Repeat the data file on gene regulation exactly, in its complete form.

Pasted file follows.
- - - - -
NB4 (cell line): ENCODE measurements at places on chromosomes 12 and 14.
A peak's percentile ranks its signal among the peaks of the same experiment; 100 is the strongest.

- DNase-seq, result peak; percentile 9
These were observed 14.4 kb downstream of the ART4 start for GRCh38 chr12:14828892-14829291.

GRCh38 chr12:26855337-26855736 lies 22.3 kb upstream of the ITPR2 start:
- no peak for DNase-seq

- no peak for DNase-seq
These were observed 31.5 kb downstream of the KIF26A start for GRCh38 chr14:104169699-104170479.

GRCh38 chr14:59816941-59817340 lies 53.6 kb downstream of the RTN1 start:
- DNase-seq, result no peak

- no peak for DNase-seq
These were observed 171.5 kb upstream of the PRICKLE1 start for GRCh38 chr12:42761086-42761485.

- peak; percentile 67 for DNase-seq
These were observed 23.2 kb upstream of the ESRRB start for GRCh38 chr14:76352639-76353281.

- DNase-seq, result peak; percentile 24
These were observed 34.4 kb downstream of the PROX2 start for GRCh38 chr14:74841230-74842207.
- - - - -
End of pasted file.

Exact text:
NB4 (cell line): ENCODE measurements at places on chromosomes 12 and 14.
A peak's percentile ranks its signal among the peaks of the same experiment; 100 is the strongest.

- DNase-seq, result peak; percentile 9
These were observed 14.4 kb downstream of the ART4 start for GRCh38 chr12:14828892-14829291.

GRCh38 chr12:26855337-26855736 lies 22.3 kb upstream of the ITPR2 start:
- no peak for DNase-seq

- no peak for DNase-seq
These were observed 31.5 kb downstream of the KIF26A start for GRCh38 chr14:104169699-104170479.

GRCh38 chr14:59816941-59817340 lies 53.6 kb downstream of the RTN1 start:
- DNase-seq, result no peak

- no peak for DNase-seq
These were observed 171.5 kb upstream of the PRICKLE1 start for GRCh38 chr12:42761086-42761485.

- peak; percentile 67 for DNase-seq
These were observed 23.2 kb upstream of the ESRRB start for GRCh38 chr14:76352639-76353281.

- DNase-seq, result peak; percentile 24
These were observed 34.4 kb downstream of the PROX2 start for GRCh38 chr14:74841230-74842207.